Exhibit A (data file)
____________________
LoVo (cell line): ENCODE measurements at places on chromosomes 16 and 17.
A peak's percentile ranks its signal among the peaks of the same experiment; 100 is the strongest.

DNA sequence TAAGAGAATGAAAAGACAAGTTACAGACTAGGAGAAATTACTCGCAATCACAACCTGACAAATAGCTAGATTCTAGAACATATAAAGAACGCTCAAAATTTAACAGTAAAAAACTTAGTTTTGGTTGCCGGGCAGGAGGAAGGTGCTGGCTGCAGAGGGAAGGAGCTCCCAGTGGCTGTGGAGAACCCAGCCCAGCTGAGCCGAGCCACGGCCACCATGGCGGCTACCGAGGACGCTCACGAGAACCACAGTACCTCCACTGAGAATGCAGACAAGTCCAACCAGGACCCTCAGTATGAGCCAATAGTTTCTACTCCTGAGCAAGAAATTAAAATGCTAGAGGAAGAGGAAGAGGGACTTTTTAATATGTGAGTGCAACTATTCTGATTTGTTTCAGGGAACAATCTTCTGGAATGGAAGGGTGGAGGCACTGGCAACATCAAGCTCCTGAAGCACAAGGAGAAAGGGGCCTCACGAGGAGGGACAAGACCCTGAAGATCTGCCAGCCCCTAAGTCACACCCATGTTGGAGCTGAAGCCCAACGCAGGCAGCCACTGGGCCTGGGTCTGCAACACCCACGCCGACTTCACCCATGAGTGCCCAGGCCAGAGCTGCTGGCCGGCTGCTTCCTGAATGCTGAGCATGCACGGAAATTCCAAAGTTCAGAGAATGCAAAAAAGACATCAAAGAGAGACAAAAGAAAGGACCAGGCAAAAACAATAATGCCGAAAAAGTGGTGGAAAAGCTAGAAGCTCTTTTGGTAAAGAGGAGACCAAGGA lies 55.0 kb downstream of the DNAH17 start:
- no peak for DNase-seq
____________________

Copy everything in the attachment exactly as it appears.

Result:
LoVo (cell line): ENCODE measurements at places on chromosomes 16 and 17.
A peak's percentile ranks its signal among the peaks of the same experiment; 100 is the strongest.

DNA sequence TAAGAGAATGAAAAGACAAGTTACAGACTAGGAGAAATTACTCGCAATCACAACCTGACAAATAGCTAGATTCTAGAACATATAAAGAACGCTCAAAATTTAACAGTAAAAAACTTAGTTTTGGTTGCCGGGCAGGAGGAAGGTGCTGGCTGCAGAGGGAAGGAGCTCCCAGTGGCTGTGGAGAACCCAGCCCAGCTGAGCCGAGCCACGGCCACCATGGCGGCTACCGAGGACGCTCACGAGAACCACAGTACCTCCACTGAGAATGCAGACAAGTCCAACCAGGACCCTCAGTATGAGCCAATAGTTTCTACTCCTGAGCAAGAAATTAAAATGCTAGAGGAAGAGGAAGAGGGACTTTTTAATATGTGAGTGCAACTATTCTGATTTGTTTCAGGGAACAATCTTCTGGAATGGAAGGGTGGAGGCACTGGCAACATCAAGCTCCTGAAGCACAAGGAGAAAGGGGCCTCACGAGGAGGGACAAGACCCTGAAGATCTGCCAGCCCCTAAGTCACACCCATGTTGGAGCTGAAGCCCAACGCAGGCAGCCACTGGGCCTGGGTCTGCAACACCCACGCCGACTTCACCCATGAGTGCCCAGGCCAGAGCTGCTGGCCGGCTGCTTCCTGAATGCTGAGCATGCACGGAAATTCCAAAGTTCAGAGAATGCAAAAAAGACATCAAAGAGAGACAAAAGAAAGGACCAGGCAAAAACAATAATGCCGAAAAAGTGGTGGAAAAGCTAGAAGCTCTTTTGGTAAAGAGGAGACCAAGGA lies 55.0 kb downstream of the DNAH17 start:
- no peak for DNase-seq